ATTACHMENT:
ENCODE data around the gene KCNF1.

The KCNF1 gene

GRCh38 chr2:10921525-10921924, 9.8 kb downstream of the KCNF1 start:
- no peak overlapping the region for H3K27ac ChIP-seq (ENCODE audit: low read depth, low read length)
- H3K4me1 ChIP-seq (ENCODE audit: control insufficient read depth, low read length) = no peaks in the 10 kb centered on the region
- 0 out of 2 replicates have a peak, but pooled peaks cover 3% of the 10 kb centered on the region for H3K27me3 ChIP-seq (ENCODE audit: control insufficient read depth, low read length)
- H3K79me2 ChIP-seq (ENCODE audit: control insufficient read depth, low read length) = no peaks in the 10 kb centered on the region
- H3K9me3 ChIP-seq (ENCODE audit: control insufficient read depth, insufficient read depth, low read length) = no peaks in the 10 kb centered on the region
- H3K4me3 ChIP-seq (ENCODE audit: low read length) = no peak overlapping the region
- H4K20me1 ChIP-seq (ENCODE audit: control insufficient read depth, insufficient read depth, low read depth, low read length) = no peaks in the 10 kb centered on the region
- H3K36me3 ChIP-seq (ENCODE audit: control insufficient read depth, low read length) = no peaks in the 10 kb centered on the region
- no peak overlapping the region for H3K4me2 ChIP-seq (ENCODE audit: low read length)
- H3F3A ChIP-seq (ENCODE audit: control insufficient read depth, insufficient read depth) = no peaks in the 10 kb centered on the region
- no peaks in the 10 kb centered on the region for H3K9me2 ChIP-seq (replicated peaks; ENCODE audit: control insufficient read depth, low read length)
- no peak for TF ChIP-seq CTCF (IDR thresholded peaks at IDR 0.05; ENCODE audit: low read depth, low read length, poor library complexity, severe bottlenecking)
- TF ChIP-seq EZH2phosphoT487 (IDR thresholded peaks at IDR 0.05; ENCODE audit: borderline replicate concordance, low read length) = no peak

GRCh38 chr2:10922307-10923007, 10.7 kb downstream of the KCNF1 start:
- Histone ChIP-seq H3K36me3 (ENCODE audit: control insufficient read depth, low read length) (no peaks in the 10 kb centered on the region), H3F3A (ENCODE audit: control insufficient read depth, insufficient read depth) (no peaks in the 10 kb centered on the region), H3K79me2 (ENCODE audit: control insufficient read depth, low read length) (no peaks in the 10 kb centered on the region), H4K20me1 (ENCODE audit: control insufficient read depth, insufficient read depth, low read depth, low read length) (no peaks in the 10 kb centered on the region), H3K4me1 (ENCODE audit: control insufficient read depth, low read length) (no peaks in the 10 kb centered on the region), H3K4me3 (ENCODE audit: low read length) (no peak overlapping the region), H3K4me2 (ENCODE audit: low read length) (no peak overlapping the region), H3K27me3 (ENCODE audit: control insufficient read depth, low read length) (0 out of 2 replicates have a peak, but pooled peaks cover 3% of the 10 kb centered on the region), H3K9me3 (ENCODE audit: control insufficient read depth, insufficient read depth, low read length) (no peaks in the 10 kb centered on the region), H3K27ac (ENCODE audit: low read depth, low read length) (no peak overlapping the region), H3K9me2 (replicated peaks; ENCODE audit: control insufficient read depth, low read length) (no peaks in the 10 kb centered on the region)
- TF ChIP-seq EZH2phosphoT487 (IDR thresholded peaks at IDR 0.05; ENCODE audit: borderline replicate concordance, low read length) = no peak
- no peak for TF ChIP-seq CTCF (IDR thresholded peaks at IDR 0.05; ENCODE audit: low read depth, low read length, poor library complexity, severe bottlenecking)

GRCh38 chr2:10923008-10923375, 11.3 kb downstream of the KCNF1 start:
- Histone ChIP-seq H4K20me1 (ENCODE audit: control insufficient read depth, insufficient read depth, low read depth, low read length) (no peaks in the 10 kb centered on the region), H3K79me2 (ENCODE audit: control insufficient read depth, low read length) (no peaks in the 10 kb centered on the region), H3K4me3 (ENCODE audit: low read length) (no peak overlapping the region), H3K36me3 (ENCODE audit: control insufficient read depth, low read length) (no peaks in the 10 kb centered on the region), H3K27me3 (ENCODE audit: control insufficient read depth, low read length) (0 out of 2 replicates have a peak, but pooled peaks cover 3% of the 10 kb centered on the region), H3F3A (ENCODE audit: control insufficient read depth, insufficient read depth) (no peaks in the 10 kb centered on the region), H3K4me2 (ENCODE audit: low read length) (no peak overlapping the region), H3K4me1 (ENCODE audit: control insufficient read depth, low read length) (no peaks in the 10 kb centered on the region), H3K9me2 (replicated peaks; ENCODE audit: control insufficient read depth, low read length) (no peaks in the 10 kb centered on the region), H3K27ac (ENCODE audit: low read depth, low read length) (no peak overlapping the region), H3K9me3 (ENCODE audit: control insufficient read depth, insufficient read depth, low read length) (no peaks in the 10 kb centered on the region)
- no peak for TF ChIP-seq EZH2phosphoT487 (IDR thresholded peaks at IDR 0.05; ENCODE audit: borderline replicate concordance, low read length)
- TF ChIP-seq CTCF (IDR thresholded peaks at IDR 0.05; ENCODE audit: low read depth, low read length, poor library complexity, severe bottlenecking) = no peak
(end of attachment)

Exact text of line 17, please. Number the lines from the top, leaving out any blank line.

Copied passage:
GRCh38 chr2:10922307-10923007, 10.7 kb downstream of the KCNF1 start: